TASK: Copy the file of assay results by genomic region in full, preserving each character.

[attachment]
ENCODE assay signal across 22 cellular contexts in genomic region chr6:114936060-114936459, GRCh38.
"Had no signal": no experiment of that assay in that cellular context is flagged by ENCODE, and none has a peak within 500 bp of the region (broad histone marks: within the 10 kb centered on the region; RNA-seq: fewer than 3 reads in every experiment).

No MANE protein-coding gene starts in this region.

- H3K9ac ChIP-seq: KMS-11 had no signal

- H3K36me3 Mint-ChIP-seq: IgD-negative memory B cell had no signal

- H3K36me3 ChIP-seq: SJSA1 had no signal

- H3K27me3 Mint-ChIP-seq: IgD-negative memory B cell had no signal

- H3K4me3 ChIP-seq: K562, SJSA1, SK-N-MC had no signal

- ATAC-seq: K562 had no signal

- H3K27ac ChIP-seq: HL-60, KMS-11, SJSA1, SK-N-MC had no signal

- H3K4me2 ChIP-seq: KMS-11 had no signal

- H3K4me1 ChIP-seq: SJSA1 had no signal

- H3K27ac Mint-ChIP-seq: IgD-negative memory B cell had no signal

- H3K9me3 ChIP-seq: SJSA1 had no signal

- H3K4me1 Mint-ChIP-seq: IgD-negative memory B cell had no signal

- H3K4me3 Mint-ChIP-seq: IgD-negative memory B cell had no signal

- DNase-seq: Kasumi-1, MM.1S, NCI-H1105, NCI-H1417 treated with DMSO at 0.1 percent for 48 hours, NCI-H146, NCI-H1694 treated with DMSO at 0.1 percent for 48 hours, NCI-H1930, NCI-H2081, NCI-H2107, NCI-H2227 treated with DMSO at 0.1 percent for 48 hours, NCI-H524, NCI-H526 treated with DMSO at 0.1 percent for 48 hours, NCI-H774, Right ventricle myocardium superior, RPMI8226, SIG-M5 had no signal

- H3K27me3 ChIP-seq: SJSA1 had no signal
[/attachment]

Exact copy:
ENCODE assay signal across 22 cellular contexts in genomic region chr6:114936060-114936459, GRCh38.
"Had no signal": no experiment of that assay in that cellular context is flagged by ENCODE, and none has a peak within 500 bp of the region (broad histone marks: within the 10 kb centered on the region; RNA-seq: fewer than 3 reads in every experiment).

No MANE protein-coding gene starts in this region.

- H3K9ac ChIP-seq: KMS-11 had no signal

- H3K36me3 Mint-ChIP-seq: IgD-negative memory B cell had no signal

- H3K36me3 ChIP-seq: SJSA1 had no signal

- H3K27me3 Mint-ChIP-seq: IgD-negative memory B cell had no signal

- H3K4me3 ChIP-seq: K562, SJSA1, SK-N-MC had no signal

- ATAC-seq: K562 had no signal

- H3K27ac ChIP-seq: HL-60, KMS-11, SJSA1, SK-N-MC had no signal

- H3K4me2 ChIP-seq: KMS-11 had no signal

- H3K4me1 ChIP-seq: SJSA1 had no signal

- H3K27ac Mint-ChIP-seq: IgD-negative memory B cell had no signal

- H3K9me3 ChIP-seq: SJSA1 had no signal

- H3K4me1 Mint-ChIP-seq: IgD-negative memory B cell had no signal

- H3K4me3 Mint-ChIP-seq: IgD-negative memory B cell had no signal

- DNase-seq: Kasumi-1, MM.1S, NCI-H1105, NCI-H1417 treated with DMSO at 0.1 percent for 48 hours, NCI-H146, NCI-H1694 treated with DMSO at 0.1 percent for 48 hours, NCI-H1930, NCI-H2081, NCI-H2107, NCI-H2227 treated with DMSO at 0.1 percent for 48 hours, NCI-H524, NCI-H526 treated with DMSO at 0.1 percent for 48 hours, NCI-H774, Right ventricle myocardium superior, RPMI8226, SIG-M5 had no signal

- H3K27me3 ChIP-seq: SJSA1 had no signal